Reply #4 on: March 13, 2008, 10:15:11 pm
Thank you again for the comments... Since i'm new to this i do not know what the term 'WIP' means but if i understand correctly it is perhaps an unshaded pixel creation...?
Since he lifts his left leg, i felt he should also lift his right arm as well like someone who prepares to run... I never thought of what you're proposing here (not lifting his left leg but instead lowering his right one) and to be honest i do not know if i would like it... I really want the mechs to take that first step in order to take shooting position... In my mind this shows power (maybe i'm wrong but that's how i understand it)...
I also do not understand the 'I think what's making the whole thing look like some silly dance... like establish weight or character of anything of any use. ' you're saying... This will be a turn-based strategy game, therefore the moves will be limited and every move the mech makes will be initiated from the standing position... The player will have to order the mech to move and\or attack and\or whatever once per turn and won't be able to go around the stage shooting and killing enemies... So the possible event of a player shooting 45967556 times in a row would be a mission impossible in this game...
The first idea i had concerning his arms was for them to shake in four directions but didn't try it eventually for fear it would be 'too much'... Like they would be ready to be pulled out of the rest of the torso...
Overally, i surely agree with (i've already admited it previously) you on the fact that i trully lack major animation principles... However, i never let any 'Flash' do the easing for me as i draw every frame by hand... No program can compete the human perception...
Trully i thank you again for the time you consume to reply to this poor post... I only wish i had more comments on the matter...

Offline Conzeit

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Re: New to pixel art genre...

Reply #5 on: March 14, 2008, 07:15:38 am
Hey, no worries, your prompt response and breaking down of my posts are proof enough that you listen, I CAN tell you're trying to be as responsive as posible and this is a great back & forth.
WIP is for work in progress =) I'm pretty sure this term is widespread in any art C&C comunity...I'm pretty sure.

Oh, I thought because you had animated flash you DID have some animation principles. That is why I used the term "ease-in" =).

Ease-in Ease out/ or slow-in slow out
is one of the 12 "animation principles" put forth by the big wigs at Disney, you can make a search for "12 animation principles" on google if you want. They arent as much of an animator's commandment as they were made out to be by Disney, but they're common knowledge among animators so I thought I'd refference it.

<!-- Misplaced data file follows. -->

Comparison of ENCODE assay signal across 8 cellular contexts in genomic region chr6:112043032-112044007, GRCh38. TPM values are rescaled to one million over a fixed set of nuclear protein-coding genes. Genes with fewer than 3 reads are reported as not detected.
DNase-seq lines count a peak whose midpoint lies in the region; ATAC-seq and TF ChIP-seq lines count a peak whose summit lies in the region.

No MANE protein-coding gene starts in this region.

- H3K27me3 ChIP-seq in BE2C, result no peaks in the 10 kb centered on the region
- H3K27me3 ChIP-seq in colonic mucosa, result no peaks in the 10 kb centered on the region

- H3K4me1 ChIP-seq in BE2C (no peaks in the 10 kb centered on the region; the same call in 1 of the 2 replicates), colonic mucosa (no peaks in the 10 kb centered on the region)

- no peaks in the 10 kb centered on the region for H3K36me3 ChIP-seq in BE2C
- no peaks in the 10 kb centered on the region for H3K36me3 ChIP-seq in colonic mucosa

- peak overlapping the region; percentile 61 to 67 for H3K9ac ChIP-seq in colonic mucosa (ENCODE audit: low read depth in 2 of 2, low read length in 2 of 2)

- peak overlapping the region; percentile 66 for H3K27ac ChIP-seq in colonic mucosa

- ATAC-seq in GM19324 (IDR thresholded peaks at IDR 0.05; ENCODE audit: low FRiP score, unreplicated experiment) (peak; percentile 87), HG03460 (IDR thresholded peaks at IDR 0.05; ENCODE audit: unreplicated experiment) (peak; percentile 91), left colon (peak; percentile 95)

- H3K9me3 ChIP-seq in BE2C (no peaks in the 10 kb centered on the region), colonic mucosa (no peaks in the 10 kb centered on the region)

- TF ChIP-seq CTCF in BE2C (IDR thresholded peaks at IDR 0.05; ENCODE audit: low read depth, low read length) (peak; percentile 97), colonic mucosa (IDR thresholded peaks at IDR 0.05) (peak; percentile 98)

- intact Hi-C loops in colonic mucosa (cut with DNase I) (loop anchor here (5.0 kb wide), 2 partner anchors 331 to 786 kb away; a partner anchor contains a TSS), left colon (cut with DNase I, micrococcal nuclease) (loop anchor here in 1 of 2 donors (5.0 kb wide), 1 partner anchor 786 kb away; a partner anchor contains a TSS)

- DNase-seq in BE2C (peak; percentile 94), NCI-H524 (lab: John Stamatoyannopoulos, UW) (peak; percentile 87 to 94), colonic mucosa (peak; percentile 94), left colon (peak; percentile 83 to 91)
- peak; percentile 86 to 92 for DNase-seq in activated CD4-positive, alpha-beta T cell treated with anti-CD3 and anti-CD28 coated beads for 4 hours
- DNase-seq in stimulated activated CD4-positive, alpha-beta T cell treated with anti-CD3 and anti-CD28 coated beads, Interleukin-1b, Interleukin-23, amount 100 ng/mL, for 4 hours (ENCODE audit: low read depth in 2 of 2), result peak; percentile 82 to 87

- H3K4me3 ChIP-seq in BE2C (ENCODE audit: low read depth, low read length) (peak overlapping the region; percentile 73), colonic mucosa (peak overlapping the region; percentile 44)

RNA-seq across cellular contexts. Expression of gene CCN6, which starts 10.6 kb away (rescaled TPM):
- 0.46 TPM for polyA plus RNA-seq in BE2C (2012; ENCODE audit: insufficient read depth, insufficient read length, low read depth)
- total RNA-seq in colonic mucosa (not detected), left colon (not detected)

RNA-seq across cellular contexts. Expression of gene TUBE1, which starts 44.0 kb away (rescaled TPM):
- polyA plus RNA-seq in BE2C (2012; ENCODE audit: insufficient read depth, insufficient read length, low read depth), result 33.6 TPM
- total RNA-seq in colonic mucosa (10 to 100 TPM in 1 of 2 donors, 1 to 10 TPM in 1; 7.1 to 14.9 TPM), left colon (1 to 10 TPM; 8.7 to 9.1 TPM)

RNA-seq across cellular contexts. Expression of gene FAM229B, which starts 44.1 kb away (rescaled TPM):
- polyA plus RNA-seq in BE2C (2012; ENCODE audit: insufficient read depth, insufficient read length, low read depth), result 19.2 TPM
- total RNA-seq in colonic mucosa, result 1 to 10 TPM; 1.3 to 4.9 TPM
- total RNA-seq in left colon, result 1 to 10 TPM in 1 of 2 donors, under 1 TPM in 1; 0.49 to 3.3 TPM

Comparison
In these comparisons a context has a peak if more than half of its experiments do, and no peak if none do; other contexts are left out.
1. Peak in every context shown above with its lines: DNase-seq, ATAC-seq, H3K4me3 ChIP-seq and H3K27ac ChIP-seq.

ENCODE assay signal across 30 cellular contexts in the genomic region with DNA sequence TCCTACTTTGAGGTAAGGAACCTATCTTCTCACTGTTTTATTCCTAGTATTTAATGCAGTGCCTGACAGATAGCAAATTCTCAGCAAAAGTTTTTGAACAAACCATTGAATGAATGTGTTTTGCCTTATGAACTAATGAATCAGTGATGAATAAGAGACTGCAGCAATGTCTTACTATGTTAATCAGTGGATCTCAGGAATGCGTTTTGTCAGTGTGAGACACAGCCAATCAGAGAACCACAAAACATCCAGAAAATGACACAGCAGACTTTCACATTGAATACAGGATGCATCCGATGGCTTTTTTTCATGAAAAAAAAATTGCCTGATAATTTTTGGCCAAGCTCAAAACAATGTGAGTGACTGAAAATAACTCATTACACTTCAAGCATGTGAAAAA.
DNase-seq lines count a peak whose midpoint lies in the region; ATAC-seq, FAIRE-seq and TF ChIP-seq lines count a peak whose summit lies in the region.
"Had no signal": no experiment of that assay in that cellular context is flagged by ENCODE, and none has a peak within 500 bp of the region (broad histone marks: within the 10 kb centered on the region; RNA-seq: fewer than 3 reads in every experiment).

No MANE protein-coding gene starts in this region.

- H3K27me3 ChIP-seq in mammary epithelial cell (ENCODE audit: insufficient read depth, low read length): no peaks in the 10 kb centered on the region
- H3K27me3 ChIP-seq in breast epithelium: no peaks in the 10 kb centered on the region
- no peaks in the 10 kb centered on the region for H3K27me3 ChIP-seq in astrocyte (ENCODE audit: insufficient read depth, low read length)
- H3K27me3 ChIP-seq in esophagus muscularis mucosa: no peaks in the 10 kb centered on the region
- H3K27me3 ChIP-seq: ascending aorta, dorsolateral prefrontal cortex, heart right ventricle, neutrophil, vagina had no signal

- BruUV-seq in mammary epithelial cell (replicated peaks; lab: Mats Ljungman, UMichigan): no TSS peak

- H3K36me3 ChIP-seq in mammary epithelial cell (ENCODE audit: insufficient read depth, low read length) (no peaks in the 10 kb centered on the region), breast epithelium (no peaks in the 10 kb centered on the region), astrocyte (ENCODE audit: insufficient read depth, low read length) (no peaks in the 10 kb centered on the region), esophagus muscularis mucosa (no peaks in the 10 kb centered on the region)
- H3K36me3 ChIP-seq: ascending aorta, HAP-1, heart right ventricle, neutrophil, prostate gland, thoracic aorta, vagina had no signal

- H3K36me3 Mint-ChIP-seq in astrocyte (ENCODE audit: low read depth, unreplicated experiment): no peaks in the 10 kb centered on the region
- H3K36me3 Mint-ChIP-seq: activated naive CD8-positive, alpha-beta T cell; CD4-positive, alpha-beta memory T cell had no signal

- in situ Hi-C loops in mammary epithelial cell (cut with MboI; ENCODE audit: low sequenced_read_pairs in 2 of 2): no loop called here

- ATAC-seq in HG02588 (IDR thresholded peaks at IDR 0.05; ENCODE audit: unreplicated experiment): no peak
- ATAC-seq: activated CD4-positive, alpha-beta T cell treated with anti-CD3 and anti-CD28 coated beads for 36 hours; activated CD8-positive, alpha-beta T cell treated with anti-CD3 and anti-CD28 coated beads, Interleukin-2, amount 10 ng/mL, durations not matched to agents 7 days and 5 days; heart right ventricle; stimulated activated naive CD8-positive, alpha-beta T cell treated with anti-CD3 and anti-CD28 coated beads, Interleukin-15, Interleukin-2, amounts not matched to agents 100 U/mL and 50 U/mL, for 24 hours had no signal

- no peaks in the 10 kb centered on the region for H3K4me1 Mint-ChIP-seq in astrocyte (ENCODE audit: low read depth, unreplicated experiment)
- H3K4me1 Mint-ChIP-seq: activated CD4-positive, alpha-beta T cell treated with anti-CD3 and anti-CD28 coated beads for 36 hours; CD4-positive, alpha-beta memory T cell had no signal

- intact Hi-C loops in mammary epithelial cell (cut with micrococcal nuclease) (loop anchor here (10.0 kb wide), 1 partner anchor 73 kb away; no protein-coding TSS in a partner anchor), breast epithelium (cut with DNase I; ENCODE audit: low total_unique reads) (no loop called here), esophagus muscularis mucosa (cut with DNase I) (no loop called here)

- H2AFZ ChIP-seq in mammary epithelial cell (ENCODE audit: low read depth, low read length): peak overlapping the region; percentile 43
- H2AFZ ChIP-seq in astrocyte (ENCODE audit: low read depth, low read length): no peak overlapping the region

Quote
6. SLOW-OUT AND SLOW-IN
As action starts, we have more drawings near the starting pose, one or two in the middle, and more drawings near the next pose. Fewer drawings make the action faster and more drawings make the action slower. Slow-ins and slow-outs soften the action, making it more life-like. For a gag action, we may omit some slow-out or slow-ins for shock appeal or the surprise element. This will give more snap to the scene.

This is what I think you miss the most in your animation, there is a lack of rythm to it and in an action this short it can only be because of lack of "ease-in". This is mostly the case with the beggining of the animation, not so much with the part where he's got his two hands on the machinegun.

I can understand that you want the attack motion to communicate force, but...think again of your favorite animes which inspired this sprite (or the way jack bauer or whoever goes into shooting stance), it's more important to make the character lean into the action with a good pose that follows an action line, than it is to make him arbitrarily raise his leg while he stands fully upright. Dont take out the part where he raises his leg if you want, but make his whole body language have more energy rather than focusing on strong actions in a single part of his body.

Oh, that's great that you're being aware of balancing your motions even from the get go......but, there are more ways than raising limbs to keep the balance line sensible...

There is one thing about the raising leg too, and it is that your "intro" to the shooting pose is reversed to be exactly the same as the "outro", and the raised leg makes a much less sense as he goes out of the shooting stance, than it does when he goes into the shooting stance.

This dillema is something that you encounter often in sprite animations (and pretty much anything pixelart, really), it is the eternal balancing act between uniqueness and recognizable patterns.

Everything must be artistic, unique and good looking; but at the same time it has got to be bland enough that it doesnt make you aware that there's a pattern involved and pretty much everything you see has it all has been repeaded over and over again.